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Nat Cohen’s Telepathy sues for reverse domain name hijacking

Telepathy claims finance company is trying to reverse hijack a domain name it owns.

Telepathy, Inc., a company owned by domain name investor Nat Cohen, has sued Seattle company Parametric Portfolio Associates, LLC for alleged reverse domain name hijacking and other actions.

Parametric, a financial firm, uses the domain name ParametricPortfolio.com. Telepathy has owned the domain name Parametric.com since 1998.

Parametric filed a UDRP on Parametric.com at World Intellectual Property Organization last month. Rather than wait for a UDRP decision that cannot award financial penalties for reverse domain name hijacking, Telepathy decided to sue in U.S. District Court in Washington DC.

In addition to seeking a finding of reverse domain name hijacking and a $100,000 penalty for it, Telepathy is seeking declaratory judgment and findings of fraud and negligent misrepresentation.

Telepathy’s lawsuit alleges that Parametric misrepresented facts in the UDRP, including by saying that Telepathy “approached [Defendant] with an offer to sell the Domain Name for $225,000.”

According to the lawsuit (pdf), it was actually Parametric Portfolio Associates that reached out to Telepathy to buy the domain name. The suit says that the company submitted a $1,000 offer through the SecuredOffers.com site in 2014 but the parties were unable to reach an agreeable deal. As part of the process for submitting an offer on SecuredOffers.com, the party has to agree that it’s not claiming a legal right to the registration of the domain name.

This isn’t the fist time Telepathy sued a company that filed a UDRP against it before the UDRP was decided. Last year SDT International agreed to pay $50,000 to settle a lawsuit after it tried to get the domain name SDT.com through UDRP.

Telepathy is represented by David Weslow of Wiley Rein LLP.

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  1. Mike says

    I have always thought that a lot ,not all but many, of Complainants are sailing very close to the wind in terms of the lies and misleading statements they make in their claims Here in UK it could well be a criminal offence of attempting to pervert the course of justice which applies to civil as well as criminal proceedings where a false statement etc is made. It think I may well try that next time

  2. Ian Ingram says

    Quite a few companies have used the term ‘parametric’ in many ways, well before these guys. A fishing rod company had a trademark on the term back in the 1960’s.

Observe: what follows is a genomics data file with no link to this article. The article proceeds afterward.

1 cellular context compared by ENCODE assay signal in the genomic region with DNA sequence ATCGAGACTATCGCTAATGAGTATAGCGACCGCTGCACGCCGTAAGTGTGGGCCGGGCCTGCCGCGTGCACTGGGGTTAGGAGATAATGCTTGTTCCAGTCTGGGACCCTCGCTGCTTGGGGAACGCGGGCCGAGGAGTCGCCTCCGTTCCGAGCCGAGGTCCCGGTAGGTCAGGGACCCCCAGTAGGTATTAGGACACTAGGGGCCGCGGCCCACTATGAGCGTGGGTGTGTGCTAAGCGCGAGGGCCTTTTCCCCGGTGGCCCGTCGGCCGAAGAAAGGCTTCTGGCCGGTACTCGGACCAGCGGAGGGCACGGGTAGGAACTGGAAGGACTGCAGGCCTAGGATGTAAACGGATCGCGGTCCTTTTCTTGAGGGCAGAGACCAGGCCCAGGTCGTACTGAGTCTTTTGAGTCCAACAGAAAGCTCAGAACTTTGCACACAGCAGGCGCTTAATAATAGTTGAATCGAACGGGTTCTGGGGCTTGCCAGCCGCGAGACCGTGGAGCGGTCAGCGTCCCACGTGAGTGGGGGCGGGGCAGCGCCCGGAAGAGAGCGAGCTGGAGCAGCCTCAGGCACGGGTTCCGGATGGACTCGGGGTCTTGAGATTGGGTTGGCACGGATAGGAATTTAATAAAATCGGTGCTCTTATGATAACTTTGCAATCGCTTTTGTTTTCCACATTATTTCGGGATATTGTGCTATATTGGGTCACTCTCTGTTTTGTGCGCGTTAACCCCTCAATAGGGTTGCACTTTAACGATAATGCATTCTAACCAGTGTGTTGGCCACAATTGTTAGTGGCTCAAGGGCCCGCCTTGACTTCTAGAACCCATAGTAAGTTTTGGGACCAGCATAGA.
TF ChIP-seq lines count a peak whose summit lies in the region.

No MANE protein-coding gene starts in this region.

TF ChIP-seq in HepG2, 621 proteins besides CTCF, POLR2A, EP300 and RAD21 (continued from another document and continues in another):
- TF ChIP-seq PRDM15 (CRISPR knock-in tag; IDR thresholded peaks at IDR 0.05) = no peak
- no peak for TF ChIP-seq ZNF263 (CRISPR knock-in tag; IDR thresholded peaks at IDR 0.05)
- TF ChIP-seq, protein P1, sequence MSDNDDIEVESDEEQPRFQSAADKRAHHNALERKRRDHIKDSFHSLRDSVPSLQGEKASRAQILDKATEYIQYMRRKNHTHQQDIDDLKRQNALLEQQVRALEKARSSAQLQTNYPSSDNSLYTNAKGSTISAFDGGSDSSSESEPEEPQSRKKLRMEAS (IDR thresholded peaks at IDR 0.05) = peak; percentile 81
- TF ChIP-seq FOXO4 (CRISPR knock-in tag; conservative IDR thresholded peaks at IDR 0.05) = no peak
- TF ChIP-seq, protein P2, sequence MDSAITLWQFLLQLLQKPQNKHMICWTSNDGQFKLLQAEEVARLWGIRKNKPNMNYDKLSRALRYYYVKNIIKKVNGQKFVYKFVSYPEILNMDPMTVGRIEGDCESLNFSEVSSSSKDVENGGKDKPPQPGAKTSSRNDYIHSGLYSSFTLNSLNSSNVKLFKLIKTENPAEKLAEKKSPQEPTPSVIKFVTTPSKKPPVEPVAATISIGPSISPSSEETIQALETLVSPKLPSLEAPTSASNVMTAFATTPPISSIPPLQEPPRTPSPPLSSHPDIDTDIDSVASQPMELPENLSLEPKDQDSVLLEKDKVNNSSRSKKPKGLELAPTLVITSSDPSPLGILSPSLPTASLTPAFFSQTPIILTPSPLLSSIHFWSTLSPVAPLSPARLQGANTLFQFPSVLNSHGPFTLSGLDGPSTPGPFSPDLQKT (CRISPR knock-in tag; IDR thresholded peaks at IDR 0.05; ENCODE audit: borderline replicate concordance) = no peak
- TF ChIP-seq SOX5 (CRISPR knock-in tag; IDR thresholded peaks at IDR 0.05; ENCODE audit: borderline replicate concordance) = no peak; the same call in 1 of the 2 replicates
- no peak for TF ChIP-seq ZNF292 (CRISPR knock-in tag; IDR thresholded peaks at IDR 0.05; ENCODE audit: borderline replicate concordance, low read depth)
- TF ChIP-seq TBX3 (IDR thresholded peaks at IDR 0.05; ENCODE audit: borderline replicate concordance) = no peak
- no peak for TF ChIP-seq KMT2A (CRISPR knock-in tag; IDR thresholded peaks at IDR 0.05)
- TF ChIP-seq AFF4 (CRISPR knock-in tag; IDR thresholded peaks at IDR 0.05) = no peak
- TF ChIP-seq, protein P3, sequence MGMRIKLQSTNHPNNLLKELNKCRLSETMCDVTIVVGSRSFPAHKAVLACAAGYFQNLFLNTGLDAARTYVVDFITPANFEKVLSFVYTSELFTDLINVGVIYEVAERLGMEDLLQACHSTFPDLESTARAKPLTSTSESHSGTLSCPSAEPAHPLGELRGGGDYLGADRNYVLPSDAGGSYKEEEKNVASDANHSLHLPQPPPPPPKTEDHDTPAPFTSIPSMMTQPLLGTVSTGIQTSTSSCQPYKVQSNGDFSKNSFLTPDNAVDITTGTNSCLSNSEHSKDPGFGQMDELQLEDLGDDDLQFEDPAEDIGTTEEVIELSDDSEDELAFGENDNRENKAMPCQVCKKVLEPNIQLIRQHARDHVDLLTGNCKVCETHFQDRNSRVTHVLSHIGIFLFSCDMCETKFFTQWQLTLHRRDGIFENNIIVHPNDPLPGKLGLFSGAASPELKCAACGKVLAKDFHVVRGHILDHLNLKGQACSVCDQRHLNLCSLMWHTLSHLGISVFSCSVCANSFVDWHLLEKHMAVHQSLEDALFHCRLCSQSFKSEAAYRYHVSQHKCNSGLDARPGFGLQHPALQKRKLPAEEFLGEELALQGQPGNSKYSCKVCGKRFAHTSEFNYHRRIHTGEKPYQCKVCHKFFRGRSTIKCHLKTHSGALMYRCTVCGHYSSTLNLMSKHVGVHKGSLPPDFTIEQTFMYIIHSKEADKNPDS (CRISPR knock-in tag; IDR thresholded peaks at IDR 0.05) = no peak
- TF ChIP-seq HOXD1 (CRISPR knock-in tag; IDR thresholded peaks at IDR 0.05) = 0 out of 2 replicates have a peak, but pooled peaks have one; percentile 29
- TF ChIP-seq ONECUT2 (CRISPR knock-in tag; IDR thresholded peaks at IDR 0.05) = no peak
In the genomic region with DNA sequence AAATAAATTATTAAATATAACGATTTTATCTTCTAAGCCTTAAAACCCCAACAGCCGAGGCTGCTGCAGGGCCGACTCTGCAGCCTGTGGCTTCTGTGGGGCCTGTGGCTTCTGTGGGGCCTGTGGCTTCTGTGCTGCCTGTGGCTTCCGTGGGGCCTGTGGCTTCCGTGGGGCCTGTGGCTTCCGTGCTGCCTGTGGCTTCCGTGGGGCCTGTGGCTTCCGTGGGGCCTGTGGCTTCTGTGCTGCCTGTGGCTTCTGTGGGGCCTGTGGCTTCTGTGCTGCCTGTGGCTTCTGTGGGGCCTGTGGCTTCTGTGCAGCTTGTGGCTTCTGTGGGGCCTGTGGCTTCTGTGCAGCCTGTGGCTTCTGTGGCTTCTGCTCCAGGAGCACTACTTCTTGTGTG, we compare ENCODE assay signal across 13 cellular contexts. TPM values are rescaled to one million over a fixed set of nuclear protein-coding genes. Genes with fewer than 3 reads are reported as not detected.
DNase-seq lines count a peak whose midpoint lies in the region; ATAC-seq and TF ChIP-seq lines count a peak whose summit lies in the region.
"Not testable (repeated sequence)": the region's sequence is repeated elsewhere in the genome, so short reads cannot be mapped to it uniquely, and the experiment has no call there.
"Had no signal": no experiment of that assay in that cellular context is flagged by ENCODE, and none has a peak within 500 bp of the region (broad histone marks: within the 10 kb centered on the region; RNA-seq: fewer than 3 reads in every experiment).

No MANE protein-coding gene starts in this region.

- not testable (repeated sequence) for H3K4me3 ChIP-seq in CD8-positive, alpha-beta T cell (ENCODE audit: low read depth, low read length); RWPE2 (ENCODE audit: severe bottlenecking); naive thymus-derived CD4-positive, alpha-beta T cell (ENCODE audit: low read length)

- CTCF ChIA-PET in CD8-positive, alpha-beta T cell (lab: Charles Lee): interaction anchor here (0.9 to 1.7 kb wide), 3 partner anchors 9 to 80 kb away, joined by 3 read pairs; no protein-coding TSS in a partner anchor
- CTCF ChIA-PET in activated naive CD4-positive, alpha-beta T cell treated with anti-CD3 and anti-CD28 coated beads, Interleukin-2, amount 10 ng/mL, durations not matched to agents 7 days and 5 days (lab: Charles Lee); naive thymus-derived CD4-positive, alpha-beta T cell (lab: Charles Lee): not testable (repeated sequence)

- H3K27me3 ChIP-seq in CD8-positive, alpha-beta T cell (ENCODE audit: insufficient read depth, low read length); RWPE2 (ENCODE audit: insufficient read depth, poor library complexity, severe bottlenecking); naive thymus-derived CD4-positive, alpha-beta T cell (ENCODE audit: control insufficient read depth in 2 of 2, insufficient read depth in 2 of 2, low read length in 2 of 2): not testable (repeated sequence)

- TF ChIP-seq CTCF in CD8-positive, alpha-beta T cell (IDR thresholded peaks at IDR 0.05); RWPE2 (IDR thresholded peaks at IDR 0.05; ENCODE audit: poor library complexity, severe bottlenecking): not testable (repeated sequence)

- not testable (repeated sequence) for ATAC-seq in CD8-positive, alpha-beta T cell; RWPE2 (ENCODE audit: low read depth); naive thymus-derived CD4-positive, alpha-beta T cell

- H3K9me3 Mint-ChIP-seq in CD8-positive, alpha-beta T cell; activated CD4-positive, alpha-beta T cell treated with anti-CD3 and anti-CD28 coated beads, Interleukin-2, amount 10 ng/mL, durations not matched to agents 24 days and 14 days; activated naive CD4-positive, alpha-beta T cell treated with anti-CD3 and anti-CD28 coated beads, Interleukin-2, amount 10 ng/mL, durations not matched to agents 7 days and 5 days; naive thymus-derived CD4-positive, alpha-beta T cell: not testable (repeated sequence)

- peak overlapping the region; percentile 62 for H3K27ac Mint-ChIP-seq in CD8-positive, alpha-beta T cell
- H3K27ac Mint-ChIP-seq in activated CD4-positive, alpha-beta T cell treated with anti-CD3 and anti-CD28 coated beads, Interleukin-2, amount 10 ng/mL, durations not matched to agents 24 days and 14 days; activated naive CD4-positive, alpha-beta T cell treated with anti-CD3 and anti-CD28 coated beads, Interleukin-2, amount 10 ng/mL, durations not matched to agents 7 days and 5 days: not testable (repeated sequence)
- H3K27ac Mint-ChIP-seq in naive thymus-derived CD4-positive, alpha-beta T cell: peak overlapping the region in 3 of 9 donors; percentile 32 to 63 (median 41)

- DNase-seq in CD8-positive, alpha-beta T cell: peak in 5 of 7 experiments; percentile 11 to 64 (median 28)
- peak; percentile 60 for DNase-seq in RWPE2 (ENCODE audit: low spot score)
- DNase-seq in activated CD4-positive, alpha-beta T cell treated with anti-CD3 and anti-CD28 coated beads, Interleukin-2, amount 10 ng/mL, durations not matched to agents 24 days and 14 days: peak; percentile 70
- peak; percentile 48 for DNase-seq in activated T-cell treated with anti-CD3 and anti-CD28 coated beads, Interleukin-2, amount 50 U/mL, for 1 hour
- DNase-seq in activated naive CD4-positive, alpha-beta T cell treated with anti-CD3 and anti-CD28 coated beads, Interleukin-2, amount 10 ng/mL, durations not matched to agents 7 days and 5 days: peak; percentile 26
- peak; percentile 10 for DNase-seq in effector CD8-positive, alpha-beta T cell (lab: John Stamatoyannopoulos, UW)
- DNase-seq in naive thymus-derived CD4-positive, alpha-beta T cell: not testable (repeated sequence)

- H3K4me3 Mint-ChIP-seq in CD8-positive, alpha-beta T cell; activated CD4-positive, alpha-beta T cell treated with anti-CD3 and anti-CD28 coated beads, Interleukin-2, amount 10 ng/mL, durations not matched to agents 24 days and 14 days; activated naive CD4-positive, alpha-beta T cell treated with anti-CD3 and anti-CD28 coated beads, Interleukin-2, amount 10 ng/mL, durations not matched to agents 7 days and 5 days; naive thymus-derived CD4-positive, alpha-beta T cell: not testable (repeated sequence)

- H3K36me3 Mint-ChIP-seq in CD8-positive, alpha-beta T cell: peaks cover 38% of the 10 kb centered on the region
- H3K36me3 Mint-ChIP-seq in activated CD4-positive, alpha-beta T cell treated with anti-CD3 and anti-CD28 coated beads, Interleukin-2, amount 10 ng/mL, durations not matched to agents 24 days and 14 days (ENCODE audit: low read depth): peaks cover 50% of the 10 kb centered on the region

There are currently several active trademarks by other companies which contain the term. There are many more previous trademarks that are now ‘dead’.

    Looks like Parametric Portfolio Associates filed for and received a trademark on Parametric in 2014. Another Washington State company (not sure if it is them) received a trademark in 2007 which was later cancelled in 2014.

    Telepathy is in a very strong position here, imo.

  3. Andrea Paladini says

    Well done Nat, it’s time RDN hijackers start to pay the price for their groundless UDRP. 🙂

  4. Delvaux says

    Well done Telepathy Inc. and their attorneys Wiley Rein for fighting against “the system”.

    The worst toothless ICANN/WIPO can award is a naughty, naughty slap on the wrist, if that at most, with so many past controversial judgements (many of the judgements made by lawyers who normally represent trademark holders) and with RDNH decisions being so rare.

    Rather than wait for a UDRP decision that cannot award financial penalties for reverse domain name hijacking, Telepathy has decided to sue in U.S. District Court in Washington DC over the Paramedic.com domain name.

    In the past SDT.com case, Telepathy Inc. was represented by attorneys Wiley Rein who successfully got them $50,000 damages for filing a frivolous UDRP.

    Wiley Rein is also currently representing Granny Heidi Powell in the Granny versus the Heidi Powell the Celebrity case involving the domain name HeidiPowell.com seeking $100,000 damages
    Reverse domain name hijacking alleged in HeidiPowell.com lawsuit.

    It should be interesting to see how that turns out and will serve as a deterrent from any other opportunistic Reverse Domain Name Hijackers that think that they can steal a domain name for the price of a UDRP filing fee.

    Will ICANN change anything. Yawnnnnnnnnnnnnnnnnnnnnnnnn! They’re too busy making preparations for their next international conference in an exotic destination with the subject matter: “Revenue producing New gtlds”.

  5. C. S. Watch says

    Sterling. Yet another debt of gratitude to Telepathy. This sue-at-suspension approach should be liberally cited in decisions, WIPO advisories, etc. The threat of a 100K smack at filing must be broadcast to would-be complainants. Panelists and fora have a clear ethical duty to do so.

    When the UDRP panelist rosters are so infested with opportunistic warbles that Registrants are forced to sue in Federal Court just to get the clear language of the law applied, then the UDRP has failed full circle in its mandate to unburden the courts. They will need wholesale roster purification by fire in every arbitration forum to remain viable.

    And if it’s not obvious to those who are responsible for cleaning house, policing decisions, and for accrediting and electing clean panels, one easy earmark of a pay-to-play panelist is the refusal to find RDNH where a domain pre-dates TM. Skim past decisions for that glaring lapse of duty to start culling the corrupt.

    The language is ‘shall find RDNH,’ not ‘shall use this chit to curry favor with future clients.’ No panelist was ever unclear on that point, they were just willing to 1) put coffee klatch kowtowing above ethics and duty, or 2) willing to pluck registrants bloody to feather their own nests.

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